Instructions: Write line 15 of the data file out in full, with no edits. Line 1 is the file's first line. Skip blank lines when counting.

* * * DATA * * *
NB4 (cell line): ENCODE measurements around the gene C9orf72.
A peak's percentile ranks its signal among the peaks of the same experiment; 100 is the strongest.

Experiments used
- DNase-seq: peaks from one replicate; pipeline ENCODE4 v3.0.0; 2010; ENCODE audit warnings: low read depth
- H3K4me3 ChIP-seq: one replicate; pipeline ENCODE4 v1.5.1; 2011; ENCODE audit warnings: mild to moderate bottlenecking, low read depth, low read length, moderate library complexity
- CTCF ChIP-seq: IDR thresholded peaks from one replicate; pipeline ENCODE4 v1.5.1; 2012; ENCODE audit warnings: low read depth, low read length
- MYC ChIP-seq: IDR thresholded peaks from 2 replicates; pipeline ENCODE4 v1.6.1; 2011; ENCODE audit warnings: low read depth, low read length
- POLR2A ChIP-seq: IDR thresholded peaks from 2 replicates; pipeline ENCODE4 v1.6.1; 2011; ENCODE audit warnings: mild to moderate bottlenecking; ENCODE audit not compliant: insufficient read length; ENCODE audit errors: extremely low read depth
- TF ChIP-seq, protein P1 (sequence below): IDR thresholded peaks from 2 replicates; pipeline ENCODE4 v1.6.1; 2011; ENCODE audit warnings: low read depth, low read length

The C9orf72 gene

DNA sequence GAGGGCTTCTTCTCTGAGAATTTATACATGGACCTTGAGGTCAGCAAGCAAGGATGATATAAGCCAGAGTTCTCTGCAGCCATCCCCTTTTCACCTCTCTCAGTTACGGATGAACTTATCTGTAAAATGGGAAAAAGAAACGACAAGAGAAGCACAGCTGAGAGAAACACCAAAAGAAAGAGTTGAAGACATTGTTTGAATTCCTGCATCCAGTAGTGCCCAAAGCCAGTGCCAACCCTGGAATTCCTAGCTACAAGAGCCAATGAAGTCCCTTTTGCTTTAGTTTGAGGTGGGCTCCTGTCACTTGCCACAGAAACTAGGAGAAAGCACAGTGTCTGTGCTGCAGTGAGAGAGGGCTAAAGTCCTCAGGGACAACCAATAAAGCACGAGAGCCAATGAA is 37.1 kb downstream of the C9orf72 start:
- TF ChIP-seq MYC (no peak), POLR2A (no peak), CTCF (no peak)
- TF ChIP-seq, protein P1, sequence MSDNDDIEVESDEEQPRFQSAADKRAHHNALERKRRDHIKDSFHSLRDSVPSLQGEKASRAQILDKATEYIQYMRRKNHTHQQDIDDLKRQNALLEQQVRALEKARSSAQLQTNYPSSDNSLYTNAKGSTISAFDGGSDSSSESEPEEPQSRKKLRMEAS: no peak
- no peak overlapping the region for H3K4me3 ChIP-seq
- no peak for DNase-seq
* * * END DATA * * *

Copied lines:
- no peak for DNase-seq